All in all, it was a great night and a perfect whetting of my Bruce appetite before seeing him at Metlife Stadium this summer.  I think this was my 20th time seeing Bruce live, and he still continues to amaze and impress me as the greatest performer in the world. 

Friday, April 11, 2014

Concert Review - The E Street Band, Rock And Roll Hall of Fame Induction

Last night, I was fortunate enough to make it out to the Barclays Center to witness the legendary E Street Band get inducted into the Rock and Roll Hall of Fame.  It was a ceremony honoring a wide arrange of musicians: from Cat Stevens to KISS, from Hall and Oates to Nirvana.  This eclectic group brought with them an equally diverse set of fans to Brooklyn; however, the loudest cheers of the night were easily in favor of the mighty E Street Band.

From the start of the show, over two hours had passed, as several musicians were honored and performed their various hits.  Like many award shows, the Rock and Roll Hall of Fame Induction Ceremony was plagued by long speeches in between the performances, and, after a medley of Linda Ronstadt songs, the energy in the arena was starting to fade.  Then, at roughly 9:30PM, the video tribute to the E Street Band started to play, and the crowd jolted right back up.

Bruce made a short speech honoring the band, summing up how each member joined, what their contributions were, and how each individual's presence made the entire group stronger.  Bruce's speech was not marked with his trademark humor (save for a short aside about meeting Clarence); his words were marked with both pride, for the honor being bestowed on his friends, and regret, for the times he had let them down.  His main point was that a good band accomplishes things that no individual in the group could have accomplished alone, and the results clearly prove his point (Note: click here to read the entire transcript of Bruce's speech).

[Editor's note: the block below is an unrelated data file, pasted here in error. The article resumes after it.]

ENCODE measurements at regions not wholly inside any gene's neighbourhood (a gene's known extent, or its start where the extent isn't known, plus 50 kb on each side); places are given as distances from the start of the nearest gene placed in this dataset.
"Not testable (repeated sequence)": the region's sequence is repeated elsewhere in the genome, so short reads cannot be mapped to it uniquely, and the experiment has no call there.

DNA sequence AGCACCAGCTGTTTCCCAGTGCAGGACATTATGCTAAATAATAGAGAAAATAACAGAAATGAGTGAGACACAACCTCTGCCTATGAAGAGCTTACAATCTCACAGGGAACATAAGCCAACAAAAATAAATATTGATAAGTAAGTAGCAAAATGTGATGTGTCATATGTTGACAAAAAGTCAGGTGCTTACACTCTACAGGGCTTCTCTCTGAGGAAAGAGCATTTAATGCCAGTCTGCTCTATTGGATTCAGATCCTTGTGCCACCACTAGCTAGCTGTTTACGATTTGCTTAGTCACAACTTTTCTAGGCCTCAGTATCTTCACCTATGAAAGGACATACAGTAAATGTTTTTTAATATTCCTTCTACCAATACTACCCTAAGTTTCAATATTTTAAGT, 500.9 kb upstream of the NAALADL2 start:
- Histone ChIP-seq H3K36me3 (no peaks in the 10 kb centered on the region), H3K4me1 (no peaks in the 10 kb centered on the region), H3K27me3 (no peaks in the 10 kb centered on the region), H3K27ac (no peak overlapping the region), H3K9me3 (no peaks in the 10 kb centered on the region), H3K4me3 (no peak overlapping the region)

What followed were a series of acceptance speeches from all members being inducted: David Sancious, Vini Lopez, Garry Tallent, Roy Bittan, Nils Lofgren, Max Weinberg, Patti Scialfa, Steven Van Zandt, and family members honoring Danny Federici and Clarence Clemons (Federici's son and Clemons's most recent wife).  While I believe all the members should get their moment to speak their mind, hearing 11 speeches in a row got tiring, as the audience was itching for the performance to begin.  Perhaps the best strategy would have been to do a couple speeches, then play a song to break it up.  Sancious, Lopez, and Clemons's wife were perhaps the longest, as they probably do not often get the chance to deliver a speech.  Little Stevie kept his short and sweet, and was the most charming of them all (not only does he thank Bruce for getting ridiculously better each year, but he also thanks his wife for doing the same).  The speeches conclude roughly 25-30 minutes after the beginning introduction, and it is finally showtime.

The opening number is so obvious that I cannot believe I was surprised by it: "The E Street Shuffle".  The band immediately gets into full swing, spotlighted by Vini Lopez and Max Weinberg smiling and playfully battling on the drums.  The energy of the band is so strong that Bruce actually seemed exhausted after one song!  It was followed up by "The River", which was an odd choice: it is more somber, and doesn't quite feature the E Street Band as much (in fact, the camera stayed mostly on Bruce's face throughout the performance).  Personally, I think "Tenth Avenue Freeze Out" would have been better for the occasion.  However, the band managed to top "The E Street Shuffle" with their final song: "Kitty's Back".  Normally, when listening to the album versions, I'd prefer "E Street Shuffle", however, that night, "Kitty's Back" blew me away.  I was highly impressed with David Sancious's organ playing, as this was the first time I'd seen him perform with the band.  "Kitty's Back" ended up being perfect for the occasion.  The band was proving Bruce's thesis, working together perfectly to create a fantastic moment.